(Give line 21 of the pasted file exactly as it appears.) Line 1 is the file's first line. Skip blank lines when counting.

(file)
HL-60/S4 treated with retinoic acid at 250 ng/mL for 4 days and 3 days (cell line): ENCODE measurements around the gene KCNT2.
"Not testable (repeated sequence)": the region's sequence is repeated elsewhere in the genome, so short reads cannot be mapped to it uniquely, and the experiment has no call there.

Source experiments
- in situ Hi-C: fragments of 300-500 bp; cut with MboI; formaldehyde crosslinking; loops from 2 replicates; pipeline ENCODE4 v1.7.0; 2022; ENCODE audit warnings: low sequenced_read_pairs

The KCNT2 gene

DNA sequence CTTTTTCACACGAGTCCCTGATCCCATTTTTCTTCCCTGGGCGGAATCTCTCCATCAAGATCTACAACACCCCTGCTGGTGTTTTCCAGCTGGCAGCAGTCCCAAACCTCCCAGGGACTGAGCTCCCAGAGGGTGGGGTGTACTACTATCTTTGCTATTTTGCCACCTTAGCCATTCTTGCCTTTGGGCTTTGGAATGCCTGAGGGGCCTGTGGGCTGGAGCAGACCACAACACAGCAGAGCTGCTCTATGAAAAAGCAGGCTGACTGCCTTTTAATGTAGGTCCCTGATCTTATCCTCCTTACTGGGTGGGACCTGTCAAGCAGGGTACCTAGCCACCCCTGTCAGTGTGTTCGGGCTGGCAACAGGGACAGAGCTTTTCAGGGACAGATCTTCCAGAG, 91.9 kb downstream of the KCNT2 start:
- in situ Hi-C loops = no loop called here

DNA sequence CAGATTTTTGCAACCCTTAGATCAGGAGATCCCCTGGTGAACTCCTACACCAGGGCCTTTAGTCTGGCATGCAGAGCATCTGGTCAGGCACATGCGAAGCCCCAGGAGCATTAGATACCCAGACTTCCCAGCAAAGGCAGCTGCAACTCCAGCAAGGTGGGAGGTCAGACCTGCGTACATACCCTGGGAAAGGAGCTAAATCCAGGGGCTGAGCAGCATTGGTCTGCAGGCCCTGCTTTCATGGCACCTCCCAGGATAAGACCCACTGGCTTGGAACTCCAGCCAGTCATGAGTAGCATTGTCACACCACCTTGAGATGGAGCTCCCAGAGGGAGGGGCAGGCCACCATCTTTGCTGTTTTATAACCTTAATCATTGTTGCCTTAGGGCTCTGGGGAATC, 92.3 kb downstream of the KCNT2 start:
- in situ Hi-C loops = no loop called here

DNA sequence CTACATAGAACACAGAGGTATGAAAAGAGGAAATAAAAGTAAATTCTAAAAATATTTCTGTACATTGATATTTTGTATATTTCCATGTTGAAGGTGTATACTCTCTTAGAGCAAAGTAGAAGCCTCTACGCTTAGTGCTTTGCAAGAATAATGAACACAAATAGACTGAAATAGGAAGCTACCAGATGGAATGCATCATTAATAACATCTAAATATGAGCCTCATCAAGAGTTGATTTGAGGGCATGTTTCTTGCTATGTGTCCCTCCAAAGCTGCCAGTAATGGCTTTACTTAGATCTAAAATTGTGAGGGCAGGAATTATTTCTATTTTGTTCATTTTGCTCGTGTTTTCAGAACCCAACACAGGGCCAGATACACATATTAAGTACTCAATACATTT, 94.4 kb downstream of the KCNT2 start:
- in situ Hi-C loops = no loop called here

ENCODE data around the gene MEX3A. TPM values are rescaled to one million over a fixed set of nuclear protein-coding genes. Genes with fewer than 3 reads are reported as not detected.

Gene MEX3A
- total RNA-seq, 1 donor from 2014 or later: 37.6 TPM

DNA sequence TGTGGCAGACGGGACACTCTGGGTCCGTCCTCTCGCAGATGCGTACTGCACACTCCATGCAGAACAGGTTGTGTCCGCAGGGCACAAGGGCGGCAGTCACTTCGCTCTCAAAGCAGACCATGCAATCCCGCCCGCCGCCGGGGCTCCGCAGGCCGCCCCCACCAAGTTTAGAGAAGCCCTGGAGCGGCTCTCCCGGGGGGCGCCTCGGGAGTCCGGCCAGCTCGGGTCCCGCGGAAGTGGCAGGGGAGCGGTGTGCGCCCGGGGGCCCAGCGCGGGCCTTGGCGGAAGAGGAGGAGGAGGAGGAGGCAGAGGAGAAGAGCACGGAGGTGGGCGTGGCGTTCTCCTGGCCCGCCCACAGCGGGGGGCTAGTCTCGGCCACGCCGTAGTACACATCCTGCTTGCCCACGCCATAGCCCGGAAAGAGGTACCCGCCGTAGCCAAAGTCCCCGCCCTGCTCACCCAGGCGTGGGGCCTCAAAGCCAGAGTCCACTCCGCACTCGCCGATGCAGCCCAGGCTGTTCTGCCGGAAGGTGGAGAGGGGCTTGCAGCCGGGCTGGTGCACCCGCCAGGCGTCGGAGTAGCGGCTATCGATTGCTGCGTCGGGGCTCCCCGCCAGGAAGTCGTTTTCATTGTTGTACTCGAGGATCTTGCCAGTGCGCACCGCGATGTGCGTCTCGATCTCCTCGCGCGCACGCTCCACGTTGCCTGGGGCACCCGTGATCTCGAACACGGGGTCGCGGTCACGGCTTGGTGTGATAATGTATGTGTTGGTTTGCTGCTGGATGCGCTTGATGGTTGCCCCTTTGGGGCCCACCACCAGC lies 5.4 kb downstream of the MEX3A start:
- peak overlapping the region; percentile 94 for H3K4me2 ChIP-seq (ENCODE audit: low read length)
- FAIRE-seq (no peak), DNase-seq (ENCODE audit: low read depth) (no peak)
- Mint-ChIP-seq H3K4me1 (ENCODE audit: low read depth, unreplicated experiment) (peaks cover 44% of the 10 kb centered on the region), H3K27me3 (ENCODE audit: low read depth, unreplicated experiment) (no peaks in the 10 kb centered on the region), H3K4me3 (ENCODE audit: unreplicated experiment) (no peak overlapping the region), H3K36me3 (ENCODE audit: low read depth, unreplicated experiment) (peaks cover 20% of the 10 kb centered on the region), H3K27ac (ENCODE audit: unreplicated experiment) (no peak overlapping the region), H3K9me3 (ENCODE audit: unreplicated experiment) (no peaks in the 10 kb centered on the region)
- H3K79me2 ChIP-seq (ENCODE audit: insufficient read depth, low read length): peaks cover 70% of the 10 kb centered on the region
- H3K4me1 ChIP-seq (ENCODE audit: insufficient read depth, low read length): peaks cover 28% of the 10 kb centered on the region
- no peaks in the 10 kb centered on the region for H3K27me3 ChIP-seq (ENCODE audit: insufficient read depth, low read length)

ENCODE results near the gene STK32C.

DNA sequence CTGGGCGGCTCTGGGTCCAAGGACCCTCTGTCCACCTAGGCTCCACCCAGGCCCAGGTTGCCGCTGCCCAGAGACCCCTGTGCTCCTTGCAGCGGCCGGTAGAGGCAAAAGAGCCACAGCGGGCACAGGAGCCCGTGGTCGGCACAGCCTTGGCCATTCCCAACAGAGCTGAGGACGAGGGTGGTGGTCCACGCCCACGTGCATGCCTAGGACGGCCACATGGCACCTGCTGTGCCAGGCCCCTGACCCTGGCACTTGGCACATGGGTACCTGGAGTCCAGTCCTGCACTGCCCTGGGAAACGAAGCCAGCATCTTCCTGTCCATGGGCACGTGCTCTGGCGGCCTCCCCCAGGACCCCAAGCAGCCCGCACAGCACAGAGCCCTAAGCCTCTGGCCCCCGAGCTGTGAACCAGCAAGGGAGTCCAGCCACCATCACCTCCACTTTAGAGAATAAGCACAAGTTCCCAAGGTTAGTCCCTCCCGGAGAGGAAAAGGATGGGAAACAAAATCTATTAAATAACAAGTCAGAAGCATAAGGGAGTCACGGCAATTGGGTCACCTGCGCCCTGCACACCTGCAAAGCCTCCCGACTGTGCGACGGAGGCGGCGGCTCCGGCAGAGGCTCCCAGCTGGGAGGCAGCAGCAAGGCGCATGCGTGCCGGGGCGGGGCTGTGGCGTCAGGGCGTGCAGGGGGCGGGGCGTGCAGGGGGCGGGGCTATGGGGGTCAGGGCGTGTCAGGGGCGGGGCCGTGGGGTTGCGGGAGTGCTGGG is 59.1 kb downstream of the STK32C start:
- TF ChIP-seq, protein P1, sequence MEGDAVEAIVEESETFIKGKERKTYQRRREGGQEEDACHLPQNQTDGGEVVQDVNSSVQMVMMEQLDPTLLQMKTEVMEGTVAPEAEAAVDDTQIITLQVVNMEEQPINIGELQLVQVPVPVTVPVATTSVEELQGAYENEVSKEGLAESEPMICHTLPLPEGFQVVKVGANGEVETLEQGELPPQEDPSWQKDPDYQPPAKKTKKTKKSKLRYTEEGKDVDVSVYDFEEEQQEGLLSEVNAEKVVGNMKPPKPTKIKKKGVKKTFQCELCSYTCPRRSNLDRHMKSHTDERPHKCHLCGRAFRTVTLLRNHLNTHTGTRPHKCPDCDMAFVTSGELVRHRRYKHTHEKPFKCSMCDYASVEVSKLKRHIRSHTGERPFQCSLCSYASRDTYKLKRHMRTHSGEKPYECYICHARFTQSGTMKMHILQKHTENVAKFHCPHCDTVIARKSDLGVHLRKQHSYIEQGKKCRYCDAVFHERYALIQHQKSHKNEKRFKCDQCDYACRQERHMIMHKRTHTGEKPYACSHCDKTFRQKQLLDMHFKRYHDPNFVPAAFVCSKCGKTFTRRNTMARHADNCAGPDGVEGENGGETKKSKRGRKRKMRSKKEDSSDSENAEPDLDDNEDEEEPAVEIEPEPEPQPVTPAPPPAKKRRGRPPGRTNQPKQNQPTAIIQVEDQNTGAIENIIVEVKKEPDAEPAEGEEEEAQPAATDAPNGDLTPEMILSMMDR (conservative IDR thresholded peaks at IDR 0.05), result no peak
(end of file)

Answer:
- no peaks in the 10 kb centered on the region for H3K27me3 ChIP-seq (ENCODE audit: insufficient read depth, low read length)